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Just a Day in the Park Week 9: The Big Lake Beckons

Just a Day in the Park
Just a Day in the Park with Traveler Luke Gorski

At long last, Luke Gorski has arrived at the stage in his journey that he has been looking forward to since the very beginning of his 10 week, 66 park journey: the Minnesota state parks along the north shore of Lake Superior. Read on to find out more about what makes this part of the state so special for Luke. Or to hear the whole conversation with Luke, Heidi, and Staff Phenologist John Latimer, click the "Listen" player above.

This week, Luke completed the border lakes area by visiting Bear Head Lake and then swung down to the tip of Lake Superior and hiked near the St. Louis River in Jay Cooke.

Just west of Ely is Bear Head Lake State Park. "Bear Head Lake is awesome," Luke said. "You're getting into more rocky territory as you head east, and there's lots of boulders in the park. When I was there, there were lots of people but minimal mosquitoes."

He then moved southeast to find Jay Cooke, a park that made a great impression on Luke. "Jay Cooke is one of the best parks I've ever been to," he said. The park ranked highly for Luke, even though some of the hiking trails weren't fully operational. "They haven't gotten around to mowing a whole lot since they got flooded. The trails have been wet for so long so they can't mow. I was chest deep in ferns at one point."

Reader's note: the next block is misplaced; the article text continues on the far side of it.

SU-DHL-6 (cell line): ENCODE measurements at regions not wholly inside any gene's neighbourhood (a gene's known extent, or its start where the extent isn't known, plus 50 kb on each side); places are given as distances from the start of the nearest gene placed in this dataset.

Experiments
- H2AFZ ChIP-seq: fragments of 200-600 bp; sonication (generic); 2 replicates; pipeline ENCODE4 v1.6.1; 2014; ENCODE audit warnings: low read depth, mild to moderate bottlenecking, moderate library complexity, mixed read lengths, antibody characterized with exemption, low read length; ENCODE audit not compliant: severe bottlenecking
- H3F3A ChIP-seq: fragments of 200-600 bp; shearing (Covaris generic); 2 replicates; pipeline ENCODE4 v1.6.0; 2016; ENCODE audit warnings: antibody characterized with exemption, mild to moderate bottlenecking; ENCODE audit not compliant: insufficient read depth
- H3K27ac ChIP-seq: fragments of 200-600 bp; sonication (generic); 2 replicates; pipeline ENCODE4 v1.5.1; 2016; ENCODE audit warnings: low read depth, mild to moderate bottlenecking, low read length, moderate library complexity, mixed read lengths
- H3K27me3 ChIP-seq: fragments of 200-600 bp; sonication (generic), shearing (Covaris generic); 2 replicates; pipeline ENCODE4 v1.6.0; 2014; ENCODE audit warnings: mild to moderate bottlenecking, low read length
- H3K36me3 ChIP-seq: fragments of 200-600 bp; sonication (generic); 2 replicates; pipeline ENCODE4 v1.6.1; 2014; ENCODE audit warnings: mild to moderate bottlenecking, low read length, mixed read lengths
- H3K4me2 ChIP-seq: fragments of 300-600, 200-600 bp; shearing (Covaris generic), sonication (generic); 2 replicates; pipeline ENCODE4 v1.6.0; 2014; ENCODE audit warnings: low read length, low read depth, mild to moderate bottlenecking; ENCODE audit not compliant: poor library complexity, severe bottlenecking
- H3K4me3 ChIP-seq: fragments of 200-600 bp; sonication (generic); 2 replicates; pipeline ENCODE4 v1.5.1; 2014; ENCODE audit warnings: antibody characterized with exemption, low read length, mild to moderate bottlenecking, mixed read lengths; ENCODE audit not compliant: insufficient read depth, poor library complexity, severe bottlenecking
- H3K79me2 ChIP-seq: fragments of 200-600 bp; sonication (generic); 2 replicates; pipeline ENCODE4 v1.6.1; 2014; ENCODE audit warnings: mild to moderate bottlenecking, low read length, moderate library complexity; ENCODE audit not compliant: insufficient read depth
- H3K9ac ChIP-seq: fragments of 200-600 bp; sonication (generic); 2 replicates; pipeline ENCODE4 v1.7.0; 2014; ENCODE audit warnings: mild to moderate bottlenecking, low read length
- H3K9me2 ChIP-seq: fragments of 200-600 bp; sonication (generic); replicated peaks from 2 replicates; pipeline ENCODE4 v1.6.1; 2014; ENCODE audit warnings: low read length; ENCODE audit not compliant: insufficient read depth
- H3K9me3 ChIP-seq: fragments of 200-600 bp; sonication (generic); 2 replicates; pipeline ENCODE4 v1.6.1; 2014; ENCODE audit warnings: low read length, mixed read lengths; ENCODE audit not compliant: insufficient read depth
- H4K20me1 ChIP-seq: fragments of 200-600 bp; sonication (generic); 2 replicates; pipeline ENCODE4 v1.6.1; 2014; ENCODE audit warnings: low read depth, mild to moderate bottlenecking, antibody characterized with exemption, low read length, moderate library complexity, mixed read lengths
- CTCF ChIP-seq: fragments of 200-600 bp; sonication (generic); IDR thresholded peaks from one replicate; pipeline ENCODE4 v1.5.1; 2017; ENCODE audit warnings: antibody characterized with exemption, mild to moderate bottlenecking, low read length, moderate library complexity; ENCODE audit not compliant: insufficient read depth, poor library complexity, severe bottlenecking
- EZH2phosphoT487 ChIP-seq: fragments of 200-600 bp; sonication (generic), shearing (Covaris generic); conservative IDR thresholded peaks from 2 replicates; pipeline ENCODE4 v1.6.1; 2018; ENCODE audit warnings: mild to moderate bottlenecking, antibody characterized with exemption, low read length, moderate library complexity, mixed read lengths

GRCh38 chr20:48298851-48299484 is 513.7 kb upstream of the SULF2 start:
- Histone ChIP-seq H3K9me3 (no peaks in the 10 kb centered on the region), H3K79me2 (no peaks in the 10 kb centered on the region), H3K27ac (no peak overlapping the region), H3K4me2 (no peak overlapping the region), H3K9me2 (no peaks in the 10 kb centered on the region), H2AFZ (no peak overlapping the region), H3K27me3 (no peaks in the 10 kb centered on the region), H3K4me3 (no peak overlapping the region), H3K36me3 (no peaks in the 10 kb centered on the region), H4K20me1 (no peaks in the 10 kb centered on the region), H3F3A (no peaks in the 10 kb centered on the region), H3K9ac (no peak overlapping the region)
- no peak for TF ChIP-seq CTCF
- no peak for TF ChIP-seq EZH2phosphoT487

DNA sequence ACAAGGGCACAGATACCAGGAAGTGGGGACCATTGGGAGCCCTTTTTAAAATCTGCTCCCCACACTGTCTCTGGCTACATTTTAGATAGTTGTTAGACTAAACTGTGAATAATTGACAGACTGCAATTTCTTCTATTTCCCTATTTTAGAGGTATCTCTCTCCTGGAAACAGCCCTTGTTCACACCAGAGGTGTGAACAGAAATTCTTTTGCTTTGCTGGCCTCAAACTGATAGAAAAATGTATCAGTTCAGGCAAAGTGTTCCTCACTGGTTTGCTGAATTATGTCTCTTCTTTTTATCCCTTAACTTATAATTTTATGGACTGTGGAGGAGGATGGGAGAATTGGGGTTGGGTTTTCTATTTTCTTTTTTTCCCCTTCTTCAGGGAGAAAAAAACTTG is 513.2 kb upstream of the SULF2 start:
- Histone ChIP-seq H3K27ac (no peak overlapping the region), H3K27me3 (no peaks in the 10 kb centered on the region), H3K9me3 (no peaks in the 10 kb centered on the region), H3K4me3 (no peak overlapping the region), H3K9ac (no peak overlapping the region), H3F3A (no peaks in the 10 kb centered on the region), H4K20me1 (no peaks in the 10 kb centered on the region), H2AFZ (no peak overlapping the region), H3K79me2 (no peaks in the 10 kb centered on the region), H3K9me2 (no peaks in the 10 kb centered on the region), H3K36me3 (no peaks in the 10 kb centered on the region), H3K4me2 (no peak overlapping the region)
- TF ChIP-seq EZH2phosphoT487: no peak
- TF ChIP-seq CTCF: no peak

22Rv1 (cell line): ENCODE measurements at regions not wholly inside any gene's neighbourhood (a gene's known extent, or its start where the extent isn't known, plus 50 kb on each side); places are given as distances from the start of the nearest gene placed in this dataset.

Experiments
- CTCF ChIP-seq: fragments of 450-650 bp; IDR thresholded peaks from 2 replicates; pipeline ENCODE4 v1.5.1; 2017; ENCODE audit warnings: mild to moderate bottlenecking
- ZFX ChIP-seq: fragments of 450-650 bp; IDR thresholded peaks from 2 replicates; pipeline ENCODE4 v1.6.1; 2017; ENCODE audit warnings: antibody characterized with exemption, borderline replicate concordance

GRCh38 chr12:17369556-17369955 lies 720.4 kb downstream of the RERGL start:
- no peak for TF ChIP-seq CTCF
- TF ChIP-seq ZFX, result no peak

When Luke mentioned this tidbit, you could hear Heidi smile. "Luke, if you ever start a band, it should be called Chest Deep in Ferns," she said.

But the overgrowth didn't detract from Luke's enjoyment. "If you want interesting hiking, you want to stay along the river for the most part," Luke said. "The Carlton trail is the less trafficked of the ones along the river; that's the one I would recommend."

"When I got back there, I was thinking, 'I bet John Latimer would like this area.'"

The countdown is on as Luke approaches the end of his journey to visit each and every Minnesota state park this summer. After completing this task in both South Dakota and Iowa in previous summers, Luke has learned some strategy for making sure he has the will and energy to complete the task. Luke's strategy: Save the best for last.

For the Minnesota state parks, this meant Luke waited until the end of the journey before venturing up the north shore of Lake Superior. "I'm glad to be on the north shore, finally," Luke said in this week's conversation with John and Heidi. Besides the natural beauty of the area that you can read about below, Luke and his family are regular visitors to the north shore, which adds to the importance of this leg of the journey. "My family got a place in Tofte for this week. We come up to the north shore every other year or so, and this is this year's adventure for all of us."

The reasons for visiting the north shore are different for each person traveling on Hwy. 61 during the summer months. What is the same however, is the awe and inspiration one feels when they first lay eyes on the big lake. And that feeling only grows each and every time you get the chance to be in the company of the largest lake in the world.